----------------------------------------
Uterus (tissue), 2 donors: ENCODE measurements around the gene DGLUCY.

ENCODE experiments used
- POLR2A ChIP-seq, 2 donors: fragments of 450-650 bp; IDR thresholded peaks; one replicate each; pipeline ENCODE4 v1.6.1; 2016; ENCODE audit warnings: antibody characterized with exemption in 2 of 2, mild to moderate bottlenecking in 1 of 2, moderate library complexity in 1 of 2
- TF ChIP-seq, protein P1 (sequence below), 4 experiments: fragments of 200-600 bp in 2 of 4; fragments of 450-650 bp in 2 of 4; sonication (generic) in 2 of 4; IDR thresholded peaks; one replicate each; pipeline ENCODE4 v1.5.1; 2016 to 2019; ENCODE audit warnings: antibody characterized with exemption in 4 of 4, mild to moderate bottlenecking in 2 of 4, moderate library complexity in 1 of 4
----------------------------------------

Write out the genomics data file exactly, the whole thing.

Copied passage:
Uterus (tissue), 2 donors: ENCODE measurements around the gene DGLUCY.

ENCODE experiments used
- POLR2A ChIP-seq, 2 donors: fragments of 450-650 bp; IDR thresholded peaks; one replicate each; pipeline ENCODE4 v1.6.1; 2016; ENCODE audit warnings: antibody characterized with exemption in 2 of 2, mild to moderate bottlenecking in 1 of 2, moderate library complexity in 1 of 2
- TF ChIP-seq, protein P1 (sequence below), 4 experiments: fragments of 200-600 bp in 2 of 4; fragments of 450-650 bp in 2 of 4; sonication (generic) in 2 of 4; IDR thresholded peaks; one replicate each; pipeline ENCODE4 v1.5.1; 2016 to 2019; ENCODE audit warnings: antibody characterized with exemption in 4 of 4, mild to moderate bottlenecking in 2 of 4, moderate library complexity in 1 of 4